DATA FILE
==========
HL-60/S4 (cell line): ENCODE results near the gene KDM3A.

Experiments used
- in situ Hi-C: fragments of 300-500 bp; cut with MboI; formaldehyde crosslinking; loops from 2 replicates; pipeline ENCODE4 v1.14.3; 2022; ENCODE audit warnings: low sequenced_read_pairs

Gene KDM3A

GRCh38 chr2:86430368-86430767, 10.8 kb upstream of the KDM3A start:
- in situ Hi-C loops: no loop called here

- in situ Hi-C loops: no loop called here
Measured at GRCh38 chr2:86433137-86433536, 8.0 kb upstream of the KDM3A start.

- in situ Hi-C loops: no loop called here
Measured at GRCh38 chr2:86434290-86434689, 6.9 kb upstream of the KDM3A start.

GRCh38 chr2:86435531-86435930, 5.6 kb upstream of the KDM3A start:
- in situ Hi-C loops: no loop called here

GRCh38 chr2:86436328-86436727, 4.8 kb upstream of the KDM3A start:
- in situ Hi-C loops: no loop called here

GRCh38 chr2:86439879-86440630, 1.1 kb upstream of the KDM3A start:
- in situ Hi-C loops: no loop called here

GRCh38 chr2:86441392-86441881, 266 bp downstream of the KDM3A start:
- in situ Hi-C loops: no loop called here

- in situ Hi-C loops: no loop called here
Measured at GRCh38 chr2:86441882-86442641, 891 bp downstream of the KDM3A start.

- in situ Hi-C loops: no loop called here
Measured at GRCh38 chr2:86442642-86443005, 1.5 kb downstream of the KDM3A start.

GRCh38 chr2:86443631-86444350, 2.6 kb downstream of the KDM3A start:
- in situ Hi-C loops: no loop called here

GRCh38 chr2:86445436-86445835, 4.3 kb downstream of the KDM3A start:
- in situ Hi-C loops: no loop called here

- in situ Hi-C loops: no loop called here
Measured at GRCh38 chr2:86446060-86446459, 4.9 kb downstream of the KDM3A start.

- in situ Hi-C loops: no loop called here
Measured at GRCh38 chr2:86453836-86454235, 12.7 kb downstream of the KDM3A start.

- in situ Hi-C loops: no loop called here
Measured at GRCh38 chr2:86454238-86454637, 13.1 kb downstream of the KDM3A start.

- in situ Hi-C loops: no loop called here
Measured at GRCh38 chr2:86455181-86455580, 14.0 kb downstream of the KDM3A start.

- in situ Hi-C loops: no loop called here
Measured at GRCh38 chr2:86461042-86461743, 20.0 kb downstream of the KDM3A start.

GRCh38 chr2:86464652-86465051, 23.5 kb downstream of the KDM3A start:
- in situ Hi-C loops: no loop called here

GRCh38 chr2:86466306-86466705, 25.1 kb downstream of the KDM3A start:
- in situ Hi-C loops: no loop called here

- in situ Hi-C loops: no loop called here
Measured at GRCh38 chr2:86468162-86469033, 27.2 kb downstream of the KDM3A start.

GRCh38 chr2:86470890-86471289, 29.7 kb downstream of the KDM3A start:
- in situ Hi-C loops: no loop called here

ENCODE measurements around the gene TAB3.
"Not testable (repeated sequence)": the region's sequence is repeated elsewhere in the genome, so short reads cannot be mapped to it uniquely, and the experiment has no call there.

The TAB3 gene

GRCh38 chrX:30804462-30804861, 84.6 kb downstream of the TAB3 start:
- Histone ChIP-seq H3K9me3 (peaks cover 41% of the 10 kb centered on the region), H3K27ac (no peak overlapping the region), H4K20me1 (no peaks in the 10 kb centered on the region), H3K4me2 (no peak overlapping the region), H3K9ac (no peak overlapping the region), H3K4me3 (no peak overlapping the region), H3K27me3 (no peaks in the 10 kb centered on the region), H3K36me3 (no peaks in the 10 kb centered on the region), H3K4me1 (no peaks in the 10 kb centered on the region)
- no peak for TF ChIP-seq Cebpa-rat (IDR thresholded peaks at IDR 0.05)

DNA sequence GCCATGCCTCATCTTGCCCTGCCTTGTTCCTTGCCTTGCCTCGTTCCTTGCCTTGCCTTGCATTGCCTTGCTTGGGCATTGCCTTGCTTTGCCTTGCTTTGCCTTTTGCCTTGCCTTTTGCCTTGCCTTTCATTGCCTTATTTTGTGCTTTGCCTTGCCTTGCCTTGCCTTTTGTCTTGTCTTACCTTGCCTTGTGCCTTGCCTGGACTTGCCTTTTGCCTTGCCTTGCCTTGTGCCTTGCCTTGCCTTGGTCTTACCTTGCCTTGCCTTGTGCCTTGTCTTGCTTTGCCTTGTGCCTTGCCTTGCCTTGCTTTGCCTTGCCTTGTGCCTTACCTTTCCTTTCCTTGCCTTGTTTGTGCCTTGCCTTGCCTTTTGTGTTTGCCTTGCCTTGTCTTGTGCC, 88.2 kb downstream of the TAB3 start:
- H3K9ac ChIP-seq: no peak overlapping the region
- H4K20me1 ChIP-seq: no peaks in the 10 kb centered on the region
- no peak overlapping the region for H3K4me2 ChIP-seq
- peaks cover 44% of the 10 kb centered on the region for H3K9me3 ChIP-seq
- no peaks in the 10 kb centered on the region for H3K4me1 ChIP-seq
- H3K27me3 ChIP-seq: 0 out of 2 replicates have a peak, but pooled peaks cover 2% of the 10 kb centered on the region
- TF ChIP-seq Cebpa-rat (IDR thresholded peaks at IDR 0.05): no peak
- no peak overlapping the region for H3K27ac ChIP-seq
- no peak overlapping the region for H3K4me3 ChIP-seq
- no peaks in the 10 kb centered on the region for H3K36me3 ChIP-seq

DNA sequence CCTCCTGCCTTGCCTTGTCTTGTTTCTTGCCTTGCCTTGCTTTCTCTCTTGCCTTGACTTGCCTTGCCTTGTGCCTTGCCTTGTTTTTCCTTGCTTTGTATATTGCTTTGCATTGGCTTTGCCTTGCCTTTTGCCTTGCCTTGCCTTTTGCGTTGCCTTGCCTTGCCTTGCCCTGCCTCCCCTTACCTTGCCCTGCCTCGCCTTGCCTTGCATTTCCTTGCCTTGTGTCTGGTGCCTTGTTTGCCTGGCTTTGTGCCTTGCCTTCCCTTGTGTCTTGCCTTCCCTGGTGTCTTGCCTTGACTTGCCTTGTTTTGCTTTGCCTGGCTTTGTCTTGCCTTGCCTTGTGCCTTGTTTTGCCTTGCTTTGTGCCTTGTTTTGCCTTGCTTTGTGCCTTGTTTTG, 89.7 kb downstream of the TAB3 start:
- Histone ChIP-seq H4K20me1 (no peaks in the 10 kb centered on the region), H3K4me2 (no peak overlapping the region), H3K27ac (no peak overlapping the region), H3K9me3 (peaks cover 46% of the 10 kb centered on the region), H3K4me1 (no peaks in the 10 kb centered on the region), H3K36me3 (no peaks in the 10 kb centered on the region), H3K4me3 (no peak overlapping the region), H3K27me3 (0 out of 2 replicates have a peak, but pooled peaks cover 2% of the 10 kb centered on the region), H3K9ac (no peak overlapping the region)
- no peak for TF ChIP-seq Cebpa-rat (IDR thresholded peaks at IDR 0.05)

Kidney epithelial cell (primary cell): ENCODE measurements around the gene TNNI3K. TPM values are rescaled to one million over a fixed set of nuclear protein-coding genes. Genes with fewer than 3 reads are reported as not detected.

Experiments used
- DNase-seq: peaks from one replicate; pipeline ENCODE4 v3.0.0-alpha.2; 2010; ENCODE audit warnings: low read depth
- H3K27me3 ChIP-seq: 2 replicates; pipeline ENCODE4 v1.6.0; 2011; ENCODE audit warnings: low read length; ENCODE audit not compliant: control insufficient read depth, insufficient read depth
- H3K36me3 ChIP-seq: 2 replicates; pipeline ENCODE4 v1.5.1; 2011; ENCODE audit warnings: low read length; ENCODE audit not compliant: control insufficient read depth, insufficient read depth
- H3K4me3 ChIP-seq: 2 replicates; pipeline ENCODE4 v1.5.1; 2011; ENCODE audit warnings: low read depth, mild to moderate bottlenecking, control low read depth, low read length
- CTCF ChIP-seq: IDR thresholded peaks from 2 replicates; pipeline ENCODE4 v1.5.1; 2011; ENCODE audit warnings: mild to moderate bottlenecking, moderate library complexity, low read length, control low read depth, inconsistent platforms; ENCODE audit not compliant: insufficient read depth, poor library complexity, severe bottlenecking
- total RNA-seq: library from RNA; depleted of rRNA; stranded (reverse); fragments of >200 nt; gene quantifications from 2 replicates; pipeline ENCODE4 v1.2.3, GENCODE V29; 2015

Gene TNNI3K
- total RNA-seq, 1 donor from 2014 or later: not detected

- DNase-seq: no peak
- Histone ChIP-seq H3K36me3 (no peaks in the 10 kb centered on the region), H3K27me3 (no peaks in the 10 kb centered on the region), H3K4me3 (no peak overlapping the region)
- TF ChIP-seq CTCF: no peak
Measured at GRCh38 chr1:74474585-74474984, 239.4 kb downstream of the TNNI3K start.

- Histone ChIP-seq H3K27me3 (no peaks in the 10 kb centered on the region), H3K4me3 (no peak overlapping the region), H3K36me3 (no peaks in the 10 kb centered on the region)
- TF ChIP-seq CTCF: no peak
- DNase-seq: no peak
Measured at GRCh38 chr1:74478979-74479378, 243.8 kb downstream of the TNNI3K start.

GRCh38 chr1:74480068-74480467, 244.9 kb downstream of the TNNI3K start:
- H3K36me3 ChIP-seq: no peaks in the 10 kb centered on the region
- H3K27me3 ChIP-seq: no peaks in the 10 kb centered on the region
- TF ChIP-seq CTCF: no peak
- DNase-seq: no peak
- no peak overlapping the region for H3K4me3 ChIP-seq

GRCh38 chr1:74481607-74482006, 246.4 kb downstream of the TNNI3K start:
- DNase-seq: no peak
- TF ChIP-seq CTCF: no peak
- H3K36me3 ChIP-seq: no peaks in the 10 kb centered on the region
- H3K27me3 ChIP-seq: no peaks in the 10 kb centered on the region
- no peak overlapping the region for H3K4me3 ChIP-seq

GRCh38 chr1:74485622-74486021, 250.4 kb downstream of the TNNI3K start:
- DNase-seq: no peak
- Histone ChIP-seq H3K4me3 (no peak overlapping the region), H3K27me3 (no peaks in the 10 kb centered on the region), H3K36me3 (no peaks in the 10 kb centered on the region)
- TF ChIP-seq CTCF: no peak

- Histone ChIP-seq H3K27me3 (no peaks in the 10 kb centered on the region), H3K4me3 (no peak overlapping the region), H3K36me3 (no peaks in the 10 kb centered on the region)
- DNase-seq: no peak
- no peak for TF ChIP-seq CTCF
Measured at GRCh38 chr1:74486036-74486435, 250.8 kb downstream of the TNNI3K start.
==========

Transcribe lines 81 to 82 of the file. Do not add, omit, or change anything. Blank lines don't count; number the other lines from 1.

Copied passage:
- DNase-seq: no peak
Measured at GRCh38 chr1:74478979-74479378, 243.8 kb downstream of the TNNI3K start.